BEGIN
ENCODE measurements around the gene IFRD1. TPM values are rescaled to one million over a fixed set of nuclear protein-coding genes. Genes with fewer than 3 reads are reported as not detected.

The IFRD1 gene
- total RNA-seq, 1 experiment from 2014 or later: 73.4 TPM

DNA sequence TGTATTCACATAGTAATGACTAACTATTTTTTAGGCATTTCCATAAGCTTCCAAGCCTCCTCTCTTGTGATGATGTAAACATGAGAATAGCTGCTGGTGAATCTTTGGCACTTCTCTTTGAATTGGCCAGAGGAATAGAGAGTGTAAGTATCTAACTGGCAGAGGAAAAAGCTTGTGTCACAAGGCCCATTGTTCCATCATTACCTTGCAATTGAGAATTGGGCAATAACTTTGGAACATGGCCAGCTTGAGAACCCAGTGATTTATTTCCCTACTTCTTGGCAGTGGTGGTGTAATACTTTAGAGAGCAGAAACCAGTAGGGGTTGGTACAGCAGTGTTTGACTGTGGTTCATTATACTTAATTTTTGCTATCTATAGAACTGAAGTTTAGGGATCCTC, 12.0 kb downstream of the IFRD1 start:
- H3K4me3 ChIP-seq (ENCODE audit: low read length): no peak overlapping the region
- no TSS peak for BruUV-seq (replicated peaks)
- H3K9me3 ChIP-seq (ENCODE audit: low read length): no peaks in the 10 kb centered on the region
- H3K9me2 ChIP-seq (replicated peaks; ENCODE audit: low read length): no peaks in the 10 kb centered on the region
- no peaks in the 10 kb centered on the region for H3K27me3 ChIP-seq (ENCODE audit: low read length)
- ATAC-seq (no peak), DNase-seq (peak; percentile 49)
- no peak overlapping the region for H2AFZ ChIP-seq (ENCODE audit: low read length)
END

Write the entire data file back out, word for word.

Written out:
ENCODE measurements around the gene IFRD1. TPM values are rescaled to one million over a fixed set of nuclear protein-coding genes. Genes with fewer than 3 reads are reported as not detected.

The IFRD1 gene
- total RNA-seq, 1 experiment from 2014 or later: 73.4 TPM

DNA sequence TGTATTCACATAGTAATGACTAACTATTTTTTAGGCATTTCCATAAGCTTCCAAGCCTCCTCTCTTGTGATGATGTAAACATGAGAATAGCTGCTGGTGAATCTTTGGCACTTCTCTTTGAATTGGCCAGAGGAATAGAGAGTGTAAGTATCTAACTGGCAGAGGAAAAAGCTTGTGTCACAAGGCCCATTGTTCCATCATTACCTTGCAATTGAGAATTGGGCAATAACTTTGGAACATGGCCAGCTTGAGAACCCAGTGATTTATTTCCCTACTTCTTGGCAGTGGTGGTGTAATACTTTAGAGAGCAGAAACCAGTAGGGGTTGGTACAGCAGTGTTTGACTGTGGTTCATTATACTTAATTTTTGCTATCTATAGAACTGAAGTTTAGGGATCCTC, 12.0 kb downstream of the IFRD1 start:
- H3K4me3 ChIP-seq (ENCODE audit: low read length): no peak overlapping the region
- no TSS peak for BruUV-seq (replicated peaks)
- H3K9me3 ChIP-seq (ENCODE audit: low read length): no peaks in the 10 kb centered on the region
- H3K9me2 ChIP-seq (replicated peaks; ENCODE audit: low read length): no peaks in the 10 kb centered on the region
- no peaks in the 10 kb centered on the region for H3K27me3 ChIP-seq (ENCODE audit: low read length)
- ATAC-seq (no peak), DNase-seq (peak; percentile 49)
- no peak overlapping the region for H2AFZ ChIP-seq (ENCODE audit: low read length)